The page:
Important Update on the MOT

18 May 2018

On the 20th May 2018 the MOT test will change with new rules, new defect types, exemptions for some vehicles over 40 years old and stricter rules for diesel emission vehicles all coming in to force.

Each item tested during the MOT will now receive one of the following categories:

Dangerous (Fail): A direct and immediate risk to road safety or has a serious impact on the environment. Do not drive the vehicle until it’s been repaired.

Major (Fail): It may affect the vehicle’s safety, put other road users at risk or have an impact on the environment. Repair it immediately.

Minor (Pass): No significant effect on the safety of the vehicle or impact on the environment. Repair as soon as possible.

Advisory (Pass): It could become more serious in the future. Monitor and repair it if necessary.

Pass (Pass): It meets the minimum legal standard. Make sure it continues to meet the standard.

There will be stricter limits for emissions from diesel cars with a diesel particulate filter (DPF), and your vehicle will get a major fault if the MOT tester can see smoke of any colour coming from the exhaust or finds evidence that the DPF has been tampered with

The new rules also state that cars, vans, motorcycles and other light passenger vehicles won’t need to have an MOT if they’re over 40 years old and have not been substantially changed.

You can help ensure your vehicle stays in tip-top condition and keeps you safe on the road by doing some simple maintenance checks on a regular basis.


F (Fuel): Make sure you have enough for your journey. This may seem like a no brainer but in 2015 traffic officers had to deal with 7000 cases of vehicles running out of fuel.

L (Lights): Clean all the lights and ensure they are working properly. If your lights aren’t working correctly other drivers won’t know what manoeuvres you are planning on making and your visibility will be severely restricted at night or in bad weather.

O (Oil): Check the oil level. The correct level of oil prevents your vehicle’s engine from seizing up so don’t wait until you see the oil pressure light come on before topping up.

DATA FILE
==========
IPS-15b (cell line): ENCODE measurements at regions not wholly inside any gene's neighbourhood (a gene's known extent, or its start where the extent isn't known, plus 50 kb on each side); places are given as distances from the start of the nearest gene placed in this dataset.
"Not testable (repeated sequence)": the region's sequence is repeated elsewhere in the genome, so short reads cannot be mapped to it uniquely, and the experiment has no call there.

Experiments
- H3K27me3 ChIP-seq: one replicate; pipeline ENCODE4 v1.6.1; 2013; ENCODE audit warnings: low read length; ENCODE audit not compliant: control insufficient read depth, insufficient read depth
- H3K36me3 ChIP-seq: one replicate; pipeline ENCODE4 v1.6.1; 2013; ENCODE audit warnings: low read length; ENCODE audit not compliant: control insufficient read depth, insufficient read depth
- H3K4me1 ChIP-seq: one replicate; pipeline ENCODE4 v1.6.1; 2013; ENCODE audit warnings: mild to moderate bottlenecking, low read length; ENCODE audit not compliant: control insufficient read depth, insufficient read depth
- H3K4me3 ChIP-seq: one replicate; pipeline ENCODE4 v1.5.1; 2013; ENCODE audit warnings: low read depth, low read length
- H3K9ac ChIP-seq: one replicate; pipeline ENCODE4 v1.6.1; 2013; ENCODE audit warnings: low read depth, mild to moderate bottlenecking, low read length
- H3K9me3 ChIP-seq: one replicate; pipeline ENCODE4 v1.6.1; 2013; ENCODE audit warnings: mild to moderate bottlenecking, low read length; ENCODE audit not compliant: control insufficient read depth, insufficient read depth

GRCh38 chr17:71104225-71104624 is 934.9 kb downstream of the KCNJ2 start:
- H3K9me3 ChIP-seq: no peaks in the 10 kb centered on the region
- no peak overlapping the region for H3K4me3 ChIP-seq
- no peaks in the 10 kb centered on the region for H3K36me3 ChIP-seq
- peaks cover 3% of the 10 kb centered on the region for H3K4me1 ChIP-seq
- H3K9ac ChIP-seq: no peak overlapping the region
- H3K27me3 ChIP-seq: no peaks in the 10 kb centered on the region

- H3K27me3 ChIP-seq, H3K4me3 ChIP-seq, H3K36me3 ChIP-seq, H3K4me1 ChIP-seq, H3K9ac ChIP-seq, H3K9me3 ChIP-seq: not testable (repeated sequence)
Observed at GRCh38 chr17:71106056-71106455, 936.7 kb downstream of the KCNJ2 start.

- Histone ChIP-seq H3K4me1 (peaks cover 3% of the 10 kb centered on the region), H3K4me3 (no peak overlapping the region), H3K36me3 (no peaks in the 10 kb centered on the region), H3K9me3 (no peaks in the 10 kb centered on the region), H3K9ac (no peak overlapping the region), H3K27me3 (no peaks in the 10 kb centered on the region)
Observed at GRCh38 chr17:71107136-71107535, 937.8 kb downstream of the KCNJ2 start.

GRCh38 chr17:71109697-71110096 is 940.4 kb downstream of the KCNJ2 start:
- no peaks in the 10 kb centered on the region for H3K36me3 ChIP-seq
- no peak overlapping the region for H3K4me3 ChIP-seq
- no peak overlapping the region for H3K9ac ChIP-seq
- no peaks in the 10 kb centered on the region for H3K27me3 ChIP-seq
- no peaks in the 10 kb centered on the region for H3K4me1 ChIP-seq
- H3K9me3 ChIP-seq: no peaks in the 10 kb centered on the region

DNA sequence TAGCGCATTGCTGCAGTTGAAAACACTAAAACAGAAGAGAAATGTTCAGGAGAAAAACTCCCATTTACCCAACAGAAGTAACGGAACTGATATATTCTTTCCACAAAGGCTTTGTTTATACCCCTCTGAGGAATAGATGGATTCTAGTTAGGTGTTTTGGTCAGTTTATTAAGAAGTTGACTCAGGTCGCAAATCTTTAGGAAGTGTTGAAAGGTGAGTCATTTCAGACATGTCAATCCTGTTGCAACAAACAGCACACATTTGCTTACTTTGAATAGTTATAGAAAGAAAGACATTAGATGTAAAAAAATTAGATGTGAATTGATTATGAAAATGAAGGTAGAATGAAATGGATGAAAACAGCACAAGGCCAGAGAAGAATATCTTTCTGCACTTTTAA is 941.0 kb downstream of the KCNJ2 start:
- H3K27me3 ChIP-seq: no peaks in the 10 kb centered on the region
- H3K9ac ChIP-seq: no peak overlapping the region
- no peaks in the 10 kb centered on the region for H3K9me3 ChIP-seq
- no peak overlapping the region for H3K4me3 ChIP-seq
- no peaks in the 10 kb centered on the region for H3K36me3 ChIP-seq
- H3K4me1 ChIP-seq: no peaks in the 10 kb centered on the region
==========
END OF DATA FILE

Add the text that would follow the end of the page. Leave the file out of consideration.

W (Water): Check the coolant level and top up the windscreen washer fluid. It’s important to keep your windscreen as clean and free from debris as possible to ensure you have good visibility and can clearly see other road users.

E (Electrics): Problems with the battery are one of the most common reasons for a breakdown so ensure yours is in good working order.

R (Rubber): Check tyres to ensure they have the correct pressures, tread depths and for signs of wear and tear. The minimum legal tread depth is 1.6mm but we recommend getting tyres changed at a minimum tread depth of 3mm.

S (Self): Ask yourself: ‘Am I fit to drive?’ Illness, fatigue, alcohol, illegal drugs and legal medications can all affect your ability to drive safely.

Remember it’s illegal to drive your vehicle on the road if the MOT has run out, and if caught doing so you could be fined up to £1000. It’s worth signing up to receive free MOT reminders by text or email from the official government website: You’ll receive a reminder one month before you’re MOT is due to expire and another two weeks before the due date if the vehicle has not been tested by then.


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